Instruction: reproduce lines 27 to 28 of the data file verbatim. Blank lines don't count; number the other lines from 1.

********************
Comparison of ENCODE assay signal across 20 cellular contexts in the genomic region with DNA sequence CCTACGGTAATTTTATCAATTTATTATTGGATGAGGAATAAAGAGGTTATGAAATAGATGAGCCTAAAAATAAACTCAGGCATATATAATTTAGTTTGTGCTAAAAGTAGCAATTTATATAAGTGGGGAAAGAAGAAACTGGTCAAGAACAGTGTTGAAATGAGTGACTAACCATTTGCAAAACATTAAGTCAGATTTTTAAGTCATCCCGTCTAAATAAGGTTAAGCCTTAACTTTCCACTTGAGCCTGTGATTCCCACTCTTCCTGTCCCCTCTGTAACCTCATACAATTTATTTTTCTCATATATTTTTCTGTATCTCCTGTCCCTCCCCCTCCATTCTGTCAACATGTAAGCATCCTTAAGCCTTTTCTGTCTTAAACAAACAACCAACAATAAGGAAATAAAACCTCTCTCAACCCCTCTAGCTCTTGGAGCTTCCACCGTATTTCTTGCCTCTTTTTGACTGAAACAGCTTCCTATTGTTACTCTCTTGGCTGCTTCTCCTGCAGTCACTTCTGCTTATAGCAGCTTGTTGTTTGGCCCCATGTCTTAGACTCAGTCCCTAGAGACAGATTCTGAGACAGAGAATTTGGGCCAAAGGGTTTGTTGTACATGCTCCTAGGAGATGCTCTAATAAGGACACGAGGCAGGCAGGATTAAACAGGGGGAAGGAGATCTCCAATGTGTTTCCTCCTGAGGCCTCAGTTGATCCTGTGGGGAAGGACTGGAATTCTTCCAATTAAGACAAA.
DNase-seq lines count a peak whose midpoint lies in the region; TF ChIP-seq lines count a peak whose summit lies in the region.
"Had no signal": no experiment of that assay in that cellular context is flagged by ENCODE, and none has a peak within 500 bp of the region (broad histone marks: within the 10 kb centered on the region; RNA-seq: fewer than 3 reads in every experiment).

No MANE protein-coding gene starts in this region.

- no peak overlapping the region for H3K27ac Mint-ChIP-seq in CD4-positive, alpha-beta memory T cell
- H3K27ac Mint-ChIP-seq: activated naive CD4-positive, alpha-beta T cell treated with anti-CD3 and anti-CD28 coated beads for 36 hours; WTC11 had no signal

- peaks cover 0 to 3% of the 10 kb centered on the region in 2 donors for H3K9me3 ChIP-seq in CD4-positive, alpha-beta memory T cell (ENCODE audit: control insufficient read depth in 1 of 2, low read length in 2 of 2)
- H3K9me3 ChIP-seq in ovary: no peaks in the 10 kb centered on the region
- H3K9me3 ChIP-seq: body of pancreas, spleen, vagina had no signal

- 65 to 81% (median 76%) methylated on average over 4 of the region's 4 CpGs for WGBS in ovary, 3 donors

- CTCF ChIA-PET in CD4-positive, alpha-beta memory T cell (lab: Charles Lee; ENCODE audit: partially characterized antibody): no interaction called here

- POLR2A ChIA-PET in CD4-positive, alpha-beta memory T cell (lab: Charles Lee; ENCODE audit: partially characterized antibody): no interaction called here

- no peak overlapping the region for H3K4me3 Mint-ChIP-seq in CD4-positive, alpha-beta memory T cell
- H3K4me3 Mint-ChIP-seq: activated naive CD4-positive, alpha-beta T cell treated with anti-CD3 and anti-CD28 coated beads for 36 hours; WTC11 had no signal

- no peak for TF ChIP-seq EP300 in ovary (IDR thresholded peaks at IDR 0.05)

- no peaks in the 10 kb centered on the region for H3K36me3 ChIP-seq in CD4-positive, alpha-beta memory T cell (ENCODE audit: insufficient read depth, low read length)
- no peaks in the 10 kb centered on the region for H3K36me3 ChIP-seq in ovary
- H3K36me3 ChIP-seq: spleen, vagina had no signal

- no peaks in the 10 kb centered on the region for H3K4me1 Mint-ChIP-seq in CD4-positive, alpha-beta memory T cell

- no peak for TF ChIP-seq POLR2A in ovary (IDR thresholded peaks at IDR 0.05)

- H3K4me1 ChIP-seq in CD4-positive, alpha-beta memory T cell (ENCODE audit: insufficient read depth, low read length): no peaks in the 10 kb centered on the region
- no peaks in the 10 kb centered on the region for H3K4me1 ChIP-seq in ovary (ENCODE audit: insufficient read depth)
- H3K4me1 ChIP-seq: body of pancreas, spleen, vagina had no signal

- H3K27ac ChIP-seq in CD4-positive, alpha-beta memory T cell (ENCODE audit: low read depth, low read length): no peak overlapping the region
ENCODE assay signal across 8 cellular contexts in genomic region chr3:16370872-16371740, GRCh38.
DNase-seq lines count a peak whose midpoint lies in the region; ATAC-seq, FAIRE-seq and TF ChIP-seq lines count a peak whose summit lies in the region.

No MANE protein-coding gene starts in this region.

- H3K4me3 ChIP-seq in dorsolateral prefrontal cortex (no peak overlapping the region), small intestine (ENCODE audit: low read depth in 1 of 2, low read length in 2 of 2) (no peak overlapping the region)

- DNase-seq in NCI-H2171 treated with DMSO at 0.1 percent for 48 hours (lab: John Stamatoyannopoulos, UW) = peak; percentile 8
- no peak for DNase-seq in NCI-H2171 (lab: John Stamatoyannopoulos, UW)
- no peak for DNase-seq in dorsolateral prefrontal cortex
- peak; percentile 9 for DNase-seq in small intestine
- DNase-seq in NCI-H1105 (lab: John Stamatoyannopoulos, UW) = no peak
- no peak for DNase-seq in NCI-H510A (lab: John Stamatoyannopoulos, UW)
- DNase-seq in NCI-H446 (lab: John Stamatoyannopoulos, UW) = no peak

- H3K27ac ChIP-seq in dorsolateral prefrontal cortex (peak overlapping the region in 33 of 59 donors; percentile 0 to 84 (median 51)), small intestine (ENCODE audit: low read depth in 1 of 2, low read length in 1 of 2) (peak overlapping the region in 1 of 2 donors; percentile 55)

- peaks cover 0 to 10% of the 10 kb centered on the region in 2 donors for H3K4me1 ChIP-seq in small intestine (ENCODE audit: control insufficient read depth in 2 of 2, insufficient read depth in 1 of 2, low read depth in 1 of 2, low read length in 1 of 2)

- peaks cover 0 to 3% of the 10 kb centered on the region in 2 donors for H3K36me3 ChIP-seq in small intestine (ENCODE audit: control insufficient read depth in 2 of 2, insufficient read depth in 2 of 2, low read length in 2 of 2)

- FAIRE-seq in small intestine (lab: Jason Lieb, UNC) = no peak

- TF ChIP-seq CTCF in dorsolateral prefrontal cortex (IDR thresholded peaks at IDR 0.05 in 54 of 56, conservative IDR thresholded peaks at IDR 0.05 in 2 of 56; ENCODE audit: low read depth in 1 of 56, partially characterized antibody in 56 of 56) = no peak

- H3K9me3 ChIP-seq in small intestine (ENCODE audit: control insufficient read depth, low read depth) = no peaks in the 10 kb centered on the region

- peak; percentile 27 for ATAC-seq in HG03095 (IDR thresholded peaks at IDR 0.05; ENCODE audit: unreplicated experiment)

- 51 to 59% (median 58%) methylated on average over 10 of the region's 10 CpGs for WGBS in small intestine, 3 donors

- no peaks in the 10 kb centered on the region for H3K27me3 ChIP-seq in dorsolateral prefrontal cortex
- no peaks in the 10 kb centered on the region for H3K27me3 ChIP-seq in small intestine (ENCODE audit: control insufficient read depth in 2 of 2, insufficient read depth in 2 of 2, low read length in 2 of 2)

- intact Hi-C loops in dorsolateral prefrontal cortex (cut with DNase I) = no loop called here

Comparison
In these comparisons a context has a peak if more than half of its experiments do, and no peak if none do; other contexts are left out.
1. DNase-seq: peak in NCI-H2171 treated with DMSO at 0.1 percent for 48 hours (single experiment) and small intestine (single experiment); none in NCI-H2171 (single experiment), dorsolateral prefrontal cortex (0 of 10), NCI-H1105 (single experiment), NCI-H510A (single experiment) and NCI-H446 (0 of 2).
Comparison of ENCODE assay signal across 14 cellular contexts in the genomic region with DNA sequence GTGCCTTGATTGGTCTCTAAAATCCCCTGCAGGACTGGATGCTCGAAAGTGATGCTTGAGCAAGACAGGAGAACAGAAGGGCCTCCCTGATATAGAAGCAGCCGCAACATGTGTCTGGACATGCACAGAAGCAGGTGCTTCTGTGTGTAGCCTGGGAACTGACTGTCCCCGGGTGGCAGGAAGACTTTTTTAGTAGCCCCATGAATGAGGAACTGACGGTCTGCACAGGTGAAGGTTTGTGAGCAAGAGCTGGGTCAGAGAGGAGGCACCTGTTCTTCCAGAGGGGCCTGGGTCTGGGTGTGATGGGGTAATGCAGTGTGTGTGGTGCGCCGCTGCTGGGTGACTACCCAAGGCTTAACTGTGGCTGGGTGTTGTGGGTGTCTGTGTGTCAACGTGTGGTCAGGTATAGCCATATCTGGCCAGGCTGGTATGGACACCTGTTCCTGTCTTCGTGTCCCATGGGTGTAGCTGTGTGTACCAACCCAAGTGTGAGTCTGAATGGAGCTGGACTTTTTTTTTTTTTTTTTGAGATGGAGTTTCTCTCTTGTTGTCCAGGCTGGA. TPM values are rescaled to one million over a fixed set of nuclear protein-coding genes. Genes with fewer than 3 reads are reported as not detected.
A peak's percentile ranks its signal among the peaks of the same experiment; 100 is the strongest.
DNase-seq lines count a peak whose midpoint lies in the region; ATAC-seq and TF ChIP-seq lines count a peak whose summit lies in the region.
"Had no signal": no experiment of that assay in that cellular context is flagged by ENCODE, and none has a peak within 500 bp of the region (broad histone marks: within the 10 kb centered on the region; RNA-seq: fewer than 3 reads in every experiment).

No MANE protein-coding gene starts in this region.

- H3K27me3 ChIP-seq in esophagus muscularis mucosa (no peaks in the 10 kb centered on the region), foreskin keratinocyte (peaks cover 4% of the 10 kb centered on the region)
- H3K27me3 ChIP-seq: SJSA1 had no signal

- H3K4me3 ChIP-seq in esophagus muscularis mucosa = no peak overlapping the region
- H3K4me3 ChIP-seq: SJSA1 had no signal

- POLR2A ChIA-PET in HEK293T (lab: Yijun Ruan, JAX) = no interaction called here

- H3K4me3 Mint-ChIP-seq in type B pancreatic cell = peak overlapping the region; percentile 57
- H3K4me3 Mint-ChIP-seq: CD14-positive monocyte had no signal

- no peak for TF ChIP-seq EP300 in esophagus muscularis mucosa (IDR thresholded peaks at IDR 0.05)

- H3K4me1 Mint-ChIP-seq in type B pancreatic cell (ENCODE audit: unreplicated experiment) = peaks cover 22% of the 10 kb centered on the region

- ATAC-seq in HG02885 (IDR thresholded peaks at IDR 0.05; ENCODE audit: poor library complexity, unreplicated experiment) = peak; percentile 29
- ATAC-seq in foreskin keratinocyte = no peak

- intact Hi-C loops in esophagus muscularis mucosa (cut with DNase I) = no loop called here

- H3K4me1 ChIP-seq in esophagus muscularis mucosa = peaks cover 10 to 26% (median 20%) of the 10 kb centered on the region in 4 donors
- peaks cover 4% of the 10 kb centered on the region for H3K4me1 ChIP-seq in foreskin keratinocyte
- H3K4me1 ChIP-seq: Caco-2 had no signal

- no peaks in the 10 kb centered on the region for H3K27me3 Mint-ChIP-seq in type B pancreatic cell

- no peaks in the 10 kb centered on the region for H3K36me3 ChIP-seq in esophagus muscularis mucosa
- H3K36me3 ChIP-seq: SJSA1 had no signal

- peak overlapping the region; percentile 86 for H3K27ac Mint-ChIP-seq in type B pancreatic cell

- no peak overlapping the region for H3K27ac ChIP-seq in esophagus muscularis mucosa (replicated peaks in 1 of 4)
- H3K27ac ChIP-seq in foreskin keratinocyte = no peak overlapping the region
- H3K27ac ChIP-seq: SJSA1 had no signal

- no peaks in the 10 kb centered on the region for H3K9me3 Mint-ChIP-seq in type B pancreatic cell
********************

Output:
No MANE protein-coding gene starts in this region.

- H3K4me3 ChIP-seq in dorsolateral prefrontal cortex (no peak overlapping the region), small intestine (ENCODE audit: low read depth in 1 of 2, low read length in 2 of 2) (no peak overlapping the region)